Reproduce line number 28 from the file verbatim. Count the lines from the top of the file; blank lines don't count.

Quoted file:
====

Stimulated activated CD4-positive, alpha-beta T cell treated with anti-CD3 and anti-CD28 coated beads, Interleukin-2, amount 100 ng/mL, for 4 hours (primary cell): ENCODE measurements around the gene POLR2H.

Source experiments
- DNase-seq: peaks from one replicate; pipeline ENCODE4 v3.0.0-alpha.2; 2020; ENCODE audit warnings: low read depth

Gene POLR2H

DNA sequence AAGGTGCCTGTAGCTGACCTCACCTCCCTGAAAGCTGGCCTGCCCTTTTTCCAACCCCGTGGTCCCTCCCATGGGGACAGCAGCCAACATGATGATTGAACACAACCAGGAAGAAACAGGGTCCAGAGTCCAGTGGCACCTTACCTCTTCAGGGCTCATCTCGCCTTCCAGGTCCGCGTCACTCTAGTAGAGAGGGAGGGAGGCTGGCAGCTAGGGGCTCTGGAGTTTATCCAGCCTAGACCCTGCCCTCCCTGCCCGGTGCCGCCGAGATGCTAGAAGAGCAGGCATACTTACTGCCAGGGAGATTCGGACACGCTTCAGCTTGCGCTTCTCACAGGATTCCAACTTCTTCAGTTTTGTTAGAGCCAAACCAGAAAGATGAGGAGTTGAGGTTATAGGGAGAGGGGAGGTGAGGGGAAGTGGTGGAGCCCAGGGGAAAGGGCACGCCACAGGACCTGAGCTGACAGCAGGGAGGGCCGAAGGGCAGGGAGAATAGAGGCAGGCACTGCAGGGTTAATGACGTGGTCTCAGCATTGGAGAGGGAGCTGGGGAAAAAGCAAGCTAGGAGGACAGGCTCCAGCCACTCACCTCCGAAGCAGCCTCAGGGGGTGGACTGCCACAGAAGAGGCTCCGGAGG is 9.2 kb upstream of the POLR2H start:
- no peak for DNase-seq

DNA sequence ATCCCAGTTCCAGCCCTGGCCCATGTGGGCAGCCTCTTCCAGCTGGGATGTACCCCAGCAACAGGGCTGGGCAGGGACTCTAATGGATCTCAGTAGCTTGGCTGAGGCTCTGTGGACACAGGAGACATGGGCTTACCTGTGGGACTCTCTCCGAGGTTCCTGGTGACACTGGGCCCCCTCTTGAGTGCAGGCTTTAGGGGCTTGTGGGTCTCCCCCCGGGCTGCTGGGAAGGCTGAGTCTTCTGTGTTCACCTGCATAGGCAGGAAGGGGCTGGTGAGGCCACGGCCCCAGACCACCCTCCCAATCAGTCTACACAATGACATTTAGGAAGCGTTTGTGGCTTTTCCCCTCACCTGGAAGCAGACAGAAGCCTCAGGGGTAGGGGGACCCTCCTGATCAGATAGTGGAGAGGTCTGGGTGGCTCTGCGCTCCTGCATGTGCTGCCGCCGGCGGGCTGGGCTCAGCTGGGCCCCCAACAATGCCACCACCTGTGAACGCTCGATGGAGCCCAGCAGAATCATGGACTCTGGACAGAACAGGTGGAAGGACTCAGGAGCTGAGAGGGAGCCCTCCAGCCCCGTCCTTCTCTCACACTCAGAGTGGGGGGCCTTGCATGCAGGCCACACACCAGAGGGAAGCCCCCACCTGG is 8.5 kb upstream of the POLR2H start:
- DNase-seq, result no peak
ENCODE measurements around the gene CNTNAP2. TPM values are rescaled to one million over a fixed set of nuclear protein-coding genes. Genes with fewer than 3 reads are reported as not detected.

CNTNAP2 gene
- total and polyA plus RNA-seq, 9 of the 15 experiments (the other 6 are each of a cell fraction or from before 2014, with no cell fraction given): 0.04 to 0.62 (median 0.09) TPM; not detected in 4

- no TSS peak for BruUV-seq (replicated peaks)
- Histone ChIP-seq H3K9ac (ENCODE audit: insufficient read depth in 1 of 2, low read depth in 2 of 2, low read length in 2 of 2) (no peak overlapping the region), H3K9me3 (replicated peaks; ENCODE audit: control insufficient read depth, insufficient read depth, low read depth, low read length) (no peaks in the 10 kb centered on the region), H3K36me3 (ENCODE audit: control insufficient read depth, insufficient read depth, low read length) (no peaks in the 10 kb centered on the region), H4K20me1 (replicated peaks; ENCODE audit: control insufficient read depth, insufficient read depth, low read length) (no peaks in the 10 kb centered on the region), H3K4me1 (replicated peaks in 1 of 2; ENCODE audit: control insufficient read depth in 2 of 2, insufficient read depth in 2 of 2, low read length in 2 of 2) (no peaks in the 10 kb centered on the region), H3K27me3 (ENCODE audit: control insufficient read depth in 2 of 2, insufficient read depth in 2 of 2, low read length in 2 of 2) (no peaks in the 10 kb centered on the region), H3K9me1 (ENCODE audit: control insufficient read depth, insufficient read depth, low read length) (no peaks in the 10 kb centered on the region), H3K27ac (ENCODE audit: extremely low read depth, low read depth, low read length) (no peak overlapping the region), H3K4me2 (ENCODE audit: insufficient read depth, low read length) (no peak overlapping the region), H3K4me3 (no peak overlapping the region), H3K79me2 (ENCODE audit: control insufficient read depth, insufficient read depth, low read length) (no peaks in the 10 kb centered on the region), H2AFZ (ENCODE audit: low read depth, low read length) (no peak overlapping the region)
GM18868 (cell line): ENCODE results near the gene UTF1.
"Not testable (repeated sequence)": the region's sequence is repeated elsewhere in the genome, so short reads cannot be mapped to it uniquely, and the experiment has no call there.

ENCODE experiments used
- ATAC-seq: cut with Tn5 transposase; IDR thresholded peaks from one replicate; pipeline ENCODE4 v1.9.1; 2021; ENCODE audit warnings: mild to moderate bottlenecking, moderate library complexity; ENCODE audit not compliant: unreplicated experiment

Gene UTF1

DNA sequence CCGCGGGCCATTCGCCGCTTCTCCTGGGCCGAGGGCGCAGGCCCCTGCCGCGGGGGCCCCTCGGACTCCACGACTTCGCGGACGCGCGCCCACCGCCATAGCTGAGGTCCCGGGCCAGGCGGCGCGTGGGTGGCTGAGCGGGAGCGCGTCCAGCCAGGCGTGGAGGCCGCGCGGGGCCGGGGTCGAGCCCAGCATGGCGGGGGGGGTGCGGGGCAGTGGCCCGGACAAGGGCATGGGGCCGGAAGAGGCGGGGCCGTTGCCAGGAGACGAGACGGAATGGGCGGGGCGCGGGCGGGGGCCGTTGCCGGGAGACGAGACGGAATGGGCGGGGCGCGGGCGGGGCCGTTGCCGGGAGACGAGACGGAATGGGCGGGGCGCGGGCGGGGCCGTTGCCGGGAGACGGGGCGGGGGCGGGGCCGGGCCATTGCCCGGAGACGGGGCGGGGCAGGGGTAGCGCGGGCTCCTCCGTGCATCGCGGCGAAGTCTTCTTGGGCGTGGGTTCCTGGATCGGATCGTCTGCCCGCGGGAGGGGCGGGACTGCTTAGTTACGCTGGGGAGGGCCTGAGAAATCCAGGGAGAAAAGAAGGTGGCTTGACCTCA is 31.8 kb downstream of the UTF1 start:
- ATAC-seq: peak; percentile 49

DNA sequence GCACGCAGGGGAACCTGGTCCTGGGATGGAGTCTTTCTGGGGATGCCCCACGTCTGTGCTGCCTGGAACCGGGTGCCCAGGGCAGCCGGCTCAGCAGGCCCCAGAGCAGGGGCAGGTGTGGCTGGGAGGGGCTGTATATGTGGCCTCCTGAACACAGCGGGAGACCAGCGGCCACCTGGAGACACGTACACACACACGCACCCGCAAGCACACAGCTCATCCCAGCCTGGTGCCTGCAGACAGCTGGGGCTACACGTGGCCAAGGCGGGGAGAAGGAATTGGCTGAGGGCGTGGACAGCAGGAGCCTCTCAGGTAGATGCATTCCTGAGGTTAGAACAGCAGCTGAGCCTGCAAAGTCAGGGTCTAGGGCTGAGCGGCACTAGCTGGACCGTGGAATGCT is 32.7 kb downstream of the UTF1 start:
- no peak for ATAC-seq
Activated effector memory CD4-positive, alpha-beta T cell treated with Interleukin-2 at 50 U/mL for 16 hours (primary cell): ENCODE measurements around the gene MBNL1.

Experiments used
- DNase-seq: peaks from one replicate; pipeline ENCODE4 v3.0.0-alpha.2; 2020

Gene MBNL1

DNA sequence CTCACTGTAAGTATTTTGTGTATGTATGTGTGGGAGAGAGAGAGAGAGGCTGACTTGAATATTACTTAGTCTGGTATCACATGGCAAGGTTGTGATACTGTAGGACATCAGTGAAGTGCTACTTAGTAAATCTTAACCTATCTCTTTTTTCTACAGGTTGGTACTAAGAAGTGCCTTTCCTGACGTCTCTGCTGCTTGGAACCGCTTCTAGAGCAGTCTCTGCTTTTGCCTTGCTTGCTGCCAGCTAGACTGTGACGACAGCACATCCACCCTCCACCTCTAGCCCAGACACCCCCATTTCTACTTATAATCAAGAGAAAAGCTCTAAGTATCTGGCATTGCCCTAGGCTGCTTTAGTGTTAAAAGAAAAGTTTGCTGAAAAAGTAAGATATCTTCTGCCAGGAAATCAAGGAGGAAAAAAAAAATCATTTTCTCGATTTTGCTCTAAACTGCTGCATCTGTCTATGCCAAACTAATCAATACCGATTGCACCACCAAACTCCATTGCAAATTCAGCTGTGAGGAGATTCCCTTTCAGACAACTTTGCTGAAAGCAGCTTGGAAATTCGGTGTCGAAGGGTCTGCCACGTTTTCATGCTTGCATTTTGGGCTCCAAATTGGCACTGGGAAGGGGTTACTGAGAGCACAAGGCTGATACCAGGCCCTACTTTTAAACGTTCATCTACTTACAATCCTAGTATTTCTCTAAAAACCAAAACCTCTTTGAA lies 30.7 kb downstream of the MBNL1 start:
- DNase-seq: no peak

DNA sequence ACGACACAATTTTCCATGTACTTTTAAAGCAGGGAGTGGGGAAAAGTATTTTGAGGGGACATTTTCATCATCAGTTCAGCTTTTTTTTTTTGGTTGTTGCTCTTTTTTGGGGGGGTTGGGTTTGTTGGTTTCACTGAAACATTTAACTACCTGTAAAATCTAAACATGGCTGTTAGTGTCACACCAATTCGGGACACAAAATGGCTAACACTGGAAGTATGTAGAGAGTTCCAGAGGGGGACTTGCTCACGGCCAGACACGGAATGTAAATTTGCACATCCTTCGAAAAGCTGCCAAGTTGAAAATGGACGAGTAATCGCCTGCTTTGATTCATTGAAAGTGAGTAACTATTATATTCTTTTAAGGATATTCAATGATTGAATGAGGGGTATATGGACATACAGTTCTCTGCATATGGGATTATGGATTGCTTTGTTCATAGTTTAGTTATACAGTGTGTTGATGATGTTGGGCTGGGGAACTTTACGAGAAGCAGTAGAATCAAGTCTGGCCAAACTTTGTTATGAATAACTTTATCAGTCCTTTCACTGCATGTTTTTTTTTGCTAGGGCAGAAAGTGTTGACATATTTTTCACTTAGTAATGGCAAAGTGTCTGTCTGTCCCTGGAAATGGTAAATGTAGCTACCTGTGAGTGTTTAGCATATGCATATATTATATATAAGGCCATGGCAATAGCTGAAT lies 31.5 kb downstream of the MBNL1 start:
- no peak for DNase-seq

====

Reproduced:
- DNase-seq: no peak